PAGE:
Tigran Chukhajian (also known as Dikran Tchouhadjian or Çuhacıyan) held an important place in the history of Armenian music. He was the first Armenian musician to receive a professional European education; he was the first composer to find ways to bring together the musical cultures of the West and East; and was also the first to bring Eastern idioms to the genres of opera, symphony and chamber music.
As the Italian critic Riccardo Toren wrote, Chukhajian ‘founded a new school of music, merging Eastern national melodies with European techniques’. In this sense, the creative activity of Tigran Chukhajian was of great progressive significance for the development of musical art for the peoples of the Middle East where, in the second half of the 19th century, his works were widely distributed. However, Chukhajian’s life was not without tragedy. As the largest and most significant Armenian composer of the 19th century, he quickly achieved recognition and was referred to as the ‘Armenian Verdi’, among his contemporaries. But this success and recognition only briefly detracted from the difficulties of his life. Very soon, like many Armenian cultural figures who lived under the repressive conditions of Ottoman Turkey, Chukhajian was subjected to persecution. His songs were banned and insurmountable obstacles were put in place during preparations for the staging of his operas. In vain he fought for his art, but after the composer’s death, his music was mostly forgotten.
Tigran Chukhajian was born in 1837. His father was a watchmaker who served in Constantinople at the court of the Turkish Sultan Abdulmejid I. The musical abilities of the future composer were shown in early childhood. In his youth, Chukhajian attended theatrical performances, and this exposure to the theatre soon developed into a passion that would influence his future life path. From the scant information that has come down to us about Chukhajian’s early years (his biography is still far from clear and established), it is known that in 1859 he was appointed musical director of one of the first Armenian theatre companies in Constantinople, known as the Khasgyukha Theatre (the name of one of the districts of Constantinople). To complete his musical education, Chukhajian went to Italy in 1862. He stopped in Milan, which was famous not only for its musical traditions, including the Teatro alla Scala opera house, but also as the centre of Italian enlightenment and culture. Some biographers claim that Chukhajian had lessons with Verdi, others state that he studied at the Milan Conservatory, but it is difficult to guarantee the accuracy of this information. But no matter who Chukhajian’s teacher was, one thing is certain: he received an excellent musical education during his time in Italy. It is also clear that the formation of his compositional personality was greatly influenced by Verdi, who was then at the height of his fame.
Upon his return to Constantinople in 1864, Chukhajian immersed himself in the fight for the development of an Armenian national culture. He took an active role in the work of the Armenian Lyre music society, directing symphonic concerts. He also participated in the organisation of public concerts and lectures, and was head of one of the Armenian theatre companies in Constantinople. Chukhajian was one of the founders of the first Armenian musical theatre in Western Armenia, and at the same time became the founder of musical theatres in Turkey and throughout the Middle East. This was the atmosphere in which Chukhajian composed the first Armenian opera, Arshak II (1868).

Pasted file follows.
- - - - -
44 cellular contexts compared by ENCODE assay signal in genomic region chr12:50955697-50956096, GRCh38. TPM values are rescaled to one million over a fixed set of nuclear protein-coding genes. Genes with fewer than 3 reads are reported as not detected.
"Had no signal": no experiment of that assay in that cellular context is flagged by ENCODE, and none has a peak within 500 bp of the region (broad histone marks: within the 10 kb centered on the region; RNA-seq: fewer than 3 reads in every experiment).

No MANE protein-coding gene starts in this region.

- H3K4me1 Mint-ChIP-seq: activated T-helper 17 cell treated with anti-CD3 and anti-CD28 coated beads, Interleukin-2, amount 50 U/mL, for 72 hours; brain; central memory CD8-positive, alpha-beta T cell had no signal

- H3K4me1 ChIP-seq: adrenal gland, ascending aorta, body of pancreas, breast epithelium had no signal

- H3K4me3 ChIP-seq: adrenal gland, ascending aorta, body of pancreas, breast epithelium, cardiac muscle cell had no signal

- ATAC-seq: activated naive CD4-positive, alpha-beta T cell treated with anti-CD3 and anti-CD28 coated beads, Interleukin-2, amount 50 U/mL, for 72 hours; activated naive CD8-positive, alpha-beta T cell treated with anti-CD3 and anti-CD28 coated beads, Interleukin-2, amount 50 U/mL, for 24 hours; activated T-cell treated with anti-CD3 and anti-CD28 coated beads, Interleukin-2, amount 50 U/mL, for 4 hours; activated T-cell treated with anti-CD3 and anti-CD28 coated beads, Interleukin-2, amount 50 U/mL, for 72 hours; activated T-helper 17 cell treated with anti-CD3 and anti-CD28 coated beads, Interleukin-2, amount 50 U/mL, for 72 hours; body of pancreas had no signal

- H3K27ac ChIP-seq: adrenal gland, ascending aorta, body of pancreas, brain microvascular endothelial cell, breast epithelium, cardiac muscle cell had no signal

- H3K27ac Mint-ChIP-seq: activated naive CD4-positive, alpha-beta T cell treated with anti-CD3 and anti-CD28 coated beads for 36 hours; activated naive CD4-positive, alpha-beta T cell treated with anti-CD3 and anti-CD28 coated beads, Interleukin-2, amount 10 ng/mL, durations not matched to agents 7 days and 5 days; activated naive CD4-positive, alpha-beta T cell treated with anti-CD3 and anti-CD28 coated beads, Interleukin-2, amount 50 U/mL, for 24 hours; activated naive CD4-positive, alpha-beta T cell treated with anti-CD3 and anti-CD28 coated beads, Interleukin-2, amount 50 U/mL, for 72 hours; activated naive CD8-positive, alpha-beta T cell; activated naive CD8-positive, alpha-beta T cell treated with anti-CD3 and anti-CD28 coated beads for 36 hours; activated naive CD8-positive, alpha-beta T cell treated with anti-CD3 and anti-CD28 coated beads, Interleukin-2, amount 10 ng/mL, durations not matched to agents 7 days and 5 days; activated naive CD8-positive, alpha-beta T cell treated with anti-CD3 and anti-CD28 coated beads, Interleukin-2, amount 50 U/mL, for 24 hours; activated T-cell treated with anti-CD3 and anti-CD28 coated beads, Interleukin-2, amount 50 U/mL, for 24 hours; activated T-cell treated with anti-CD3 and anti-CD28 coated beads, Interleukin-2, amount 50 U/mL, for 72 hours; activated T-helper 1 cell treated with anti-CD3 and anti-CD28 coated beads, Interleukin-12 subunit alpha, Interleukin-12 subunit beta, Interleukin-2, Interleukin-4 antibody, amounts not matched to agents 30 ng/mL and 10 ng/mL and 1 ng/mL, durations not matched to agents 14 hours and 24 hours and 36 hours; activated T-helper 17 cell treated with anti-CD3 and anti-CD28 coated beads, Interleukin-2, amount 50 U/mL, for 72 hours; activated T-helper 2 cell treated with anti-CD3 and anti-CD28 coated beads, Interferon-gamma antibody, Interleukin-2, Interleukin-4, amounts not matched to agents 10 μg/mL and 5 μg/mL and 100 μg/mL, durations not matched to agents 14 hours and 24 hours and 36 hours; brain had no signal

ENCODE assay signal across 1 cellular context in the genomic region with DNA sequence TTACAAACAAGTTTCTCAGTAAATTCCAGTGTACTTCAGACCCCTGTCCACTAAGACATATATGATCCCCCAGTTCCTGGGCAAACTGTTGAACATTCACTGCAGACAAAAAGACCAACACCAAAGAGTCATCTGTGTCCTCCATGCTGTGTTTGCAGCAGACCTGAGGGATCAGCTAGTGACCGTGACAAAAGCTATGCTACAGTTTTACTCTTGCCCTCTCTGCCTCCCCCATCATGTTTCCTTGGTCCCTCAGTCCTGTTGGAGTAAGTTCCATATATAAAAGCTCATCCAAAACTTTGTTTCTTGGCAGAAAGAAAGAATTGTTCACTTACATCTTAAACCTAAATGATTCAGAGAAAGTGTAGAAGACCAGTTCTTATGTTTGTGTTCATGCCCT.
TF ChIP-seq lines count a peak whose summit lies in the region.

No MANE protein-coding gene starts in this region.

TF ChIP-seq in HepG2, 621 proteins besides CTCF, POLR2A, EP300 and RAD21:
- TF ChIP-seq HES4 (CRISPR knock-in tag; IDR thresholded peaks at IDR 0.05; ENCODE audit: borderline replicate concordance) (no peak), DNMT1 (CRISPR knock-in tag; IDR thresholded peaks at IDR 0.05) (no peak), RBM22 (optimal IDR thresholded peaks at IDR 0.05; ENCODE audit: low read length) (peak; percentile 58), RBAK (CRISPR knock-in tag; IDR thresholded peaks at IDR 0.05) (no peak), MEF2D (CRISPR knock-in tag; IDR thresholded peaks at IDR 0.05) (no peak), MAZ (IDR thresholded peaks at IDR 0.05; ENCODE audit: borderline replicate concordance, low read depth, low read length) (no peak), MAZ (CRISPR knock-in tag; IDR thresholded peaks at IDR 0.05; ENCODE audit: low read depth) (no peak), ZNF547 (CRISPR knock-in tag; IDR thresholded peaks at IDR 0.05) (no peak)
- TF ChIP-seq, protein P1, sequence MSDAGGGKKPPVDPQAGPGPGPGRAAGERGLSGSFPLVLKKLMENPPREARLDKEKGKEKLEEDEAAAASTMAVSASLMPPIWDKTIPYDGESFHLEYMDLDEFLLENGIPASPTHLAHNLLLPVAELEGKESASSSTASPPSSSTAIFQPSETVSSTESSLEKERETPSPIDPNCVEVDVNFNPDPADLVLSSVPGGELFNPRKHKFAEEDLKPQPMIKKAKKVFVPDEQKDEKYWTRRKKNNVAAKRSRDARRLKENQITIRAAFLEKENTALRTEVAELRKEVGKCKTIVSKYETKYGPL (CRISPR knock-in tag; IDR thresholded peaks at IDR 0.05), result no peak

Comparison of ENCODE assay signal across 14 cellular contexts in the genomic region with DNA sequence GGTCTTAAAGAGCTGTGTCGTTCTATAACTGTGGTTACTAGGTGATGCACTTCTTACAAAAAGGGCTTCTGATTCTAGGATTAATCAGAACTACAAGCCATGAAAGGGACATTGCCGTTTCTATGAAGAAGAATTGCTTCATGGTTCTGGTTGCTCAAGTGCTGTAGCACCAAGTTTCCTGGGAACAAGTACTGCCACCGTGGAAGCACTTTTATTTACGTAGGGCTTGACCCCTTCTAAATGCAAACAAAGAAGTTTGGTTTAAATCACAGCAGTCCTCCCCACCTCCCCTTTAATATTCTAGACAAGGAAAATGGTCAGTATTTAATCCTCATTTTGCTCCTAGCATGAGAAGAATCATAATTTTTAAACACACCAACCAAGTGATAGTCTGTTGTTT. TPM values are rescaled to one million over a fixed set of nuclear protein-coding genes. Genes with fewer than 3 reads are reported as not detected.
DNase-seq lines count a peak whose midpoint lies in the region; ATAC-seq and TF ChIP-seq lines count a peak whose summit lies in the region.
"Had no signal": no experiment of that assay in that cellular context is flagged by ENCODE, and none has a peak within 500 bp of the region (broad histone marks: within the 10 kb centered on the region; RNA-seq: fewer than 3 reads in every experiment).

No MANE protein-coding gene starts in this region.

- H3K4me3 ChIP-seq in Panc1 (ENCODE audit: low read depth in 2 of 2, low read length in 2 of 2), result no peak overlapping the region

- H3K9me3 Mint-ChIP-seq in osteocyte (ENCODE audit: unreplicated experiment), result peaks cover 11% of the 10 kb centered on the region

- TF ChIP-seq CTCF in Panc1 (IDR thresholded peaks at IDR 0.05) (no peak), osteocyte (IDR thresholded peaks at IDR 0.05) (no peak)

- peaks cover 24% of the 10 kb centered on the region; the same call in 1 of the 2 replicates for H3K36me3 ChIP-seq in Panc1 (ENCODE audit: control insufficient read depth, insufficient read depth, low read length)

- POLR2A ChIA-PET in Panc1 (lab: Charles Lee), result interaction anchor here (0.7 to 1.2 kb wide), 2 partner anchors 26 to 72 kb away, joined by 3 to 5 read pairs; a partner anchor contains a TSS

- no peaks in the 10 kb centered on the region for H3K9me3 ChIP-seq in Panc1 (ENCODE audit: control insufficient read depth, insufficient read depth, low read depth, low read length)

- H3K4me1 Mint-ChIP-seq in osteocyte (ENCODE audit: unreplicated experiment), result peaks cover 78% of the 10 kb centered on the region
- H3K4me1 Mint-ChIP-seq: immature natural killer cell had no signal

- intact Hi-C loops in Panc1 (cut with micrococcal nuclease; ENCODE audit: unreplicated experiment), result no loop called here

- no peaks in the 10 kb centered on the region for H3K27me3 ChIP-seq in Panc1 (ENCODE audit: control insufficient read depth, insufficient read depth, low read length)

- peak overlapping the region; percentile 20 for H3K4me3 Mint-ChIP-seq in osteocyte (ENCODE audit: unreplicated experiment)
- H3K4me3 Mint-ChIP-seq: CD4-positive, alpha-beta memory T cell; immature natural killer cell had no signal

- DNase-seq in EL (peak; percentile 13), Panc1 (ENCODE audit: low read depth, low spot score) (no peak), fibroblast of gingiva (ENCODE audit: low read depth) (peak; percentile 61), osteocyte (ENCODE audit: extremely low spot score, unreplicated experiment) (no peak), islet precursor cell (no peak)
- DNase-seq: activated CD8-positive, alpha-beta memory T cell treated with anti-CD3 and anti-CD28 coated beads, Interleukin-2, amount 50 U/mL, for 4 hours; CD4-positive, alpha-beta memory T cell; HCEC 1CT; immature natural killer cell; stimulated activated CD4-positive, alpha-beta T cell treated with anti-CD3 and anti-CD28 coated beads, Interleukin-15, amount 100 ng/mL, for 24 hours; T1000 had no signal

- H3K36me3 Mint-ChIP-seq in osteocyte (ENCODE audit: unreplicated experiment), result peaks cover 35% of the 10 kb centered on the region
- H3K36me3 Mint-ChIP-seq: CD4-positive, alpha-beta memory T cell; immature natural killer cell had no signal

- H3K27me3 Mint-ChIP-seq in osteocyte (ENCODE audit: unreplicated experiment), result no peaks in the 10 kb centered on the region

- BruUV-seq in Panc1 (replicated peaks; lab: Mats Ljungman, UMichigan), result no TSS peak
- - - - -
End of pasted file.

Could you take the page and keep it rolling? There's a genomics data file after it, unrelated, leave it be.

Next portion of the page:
Chukhajian also fostered the development of Armenian orchestral, instrumental and vocal arts. He was the first Armenian composer to compose a significative number of piano works, and some of them share a common thematic pattern with his opera Arshak II and his operettas Leblebici hor-hor agha (1875) and Zemire (1890). He was not an active solo performer, preferring instead the role of an accompanist, though a mention of one solo performance does exist in printed sources from the time. His reputation as a teacher of piano is more remarkable. He was regarded as an authoritative pedagogue in Western Armenian circles, and to be one of Chukhajian’s students was considered a great honour.
Many of Chukhajian’s piano compositions are dedicated to his students. These compositions sometimes bear the imprint of so-called salon music, but they already exhibit, at the dawn of Armenian piano art, a mature artistic thinking and taste, and a high level of compositional achievement. In terms of piano texture, harmonic language, and stylistic markers, Chukhajian’s piano compositions attest to his Romantic inclinations.
Moreover, it is sometimes possible to make distant parallels with other Romantic composers including Chopin and Liszt. Among such works we find Tarantelle, Une gavotte de plus, and Grande Valse fantastique (Chukhajian gave them French titles). The composer’s choices of genre are also distinctive in terms of the parallels with Romantic composers of the period and are a testament to Chukhajian’s understanding of Western European piano repertoire.
Chukhajian spent the last years of his life in Smyrna (now İzmir, Turkey) where he died in poverty in 1898. All of his manuscripts and even many of his personal items were sold in order to pay his debts. The music of Chukhajian is a triumph of the human spirit over the cruel realities the composer faced during his lifetime – a victory typical of
those documented all throughout the history of mankind. Neither his unbearable living conditions nor material deprivation could break his will. They say that he died with the score of Verdi’s Otello by his side – and we will never know what new creative ideas warmed the last hours of the life of this great Armenian artist.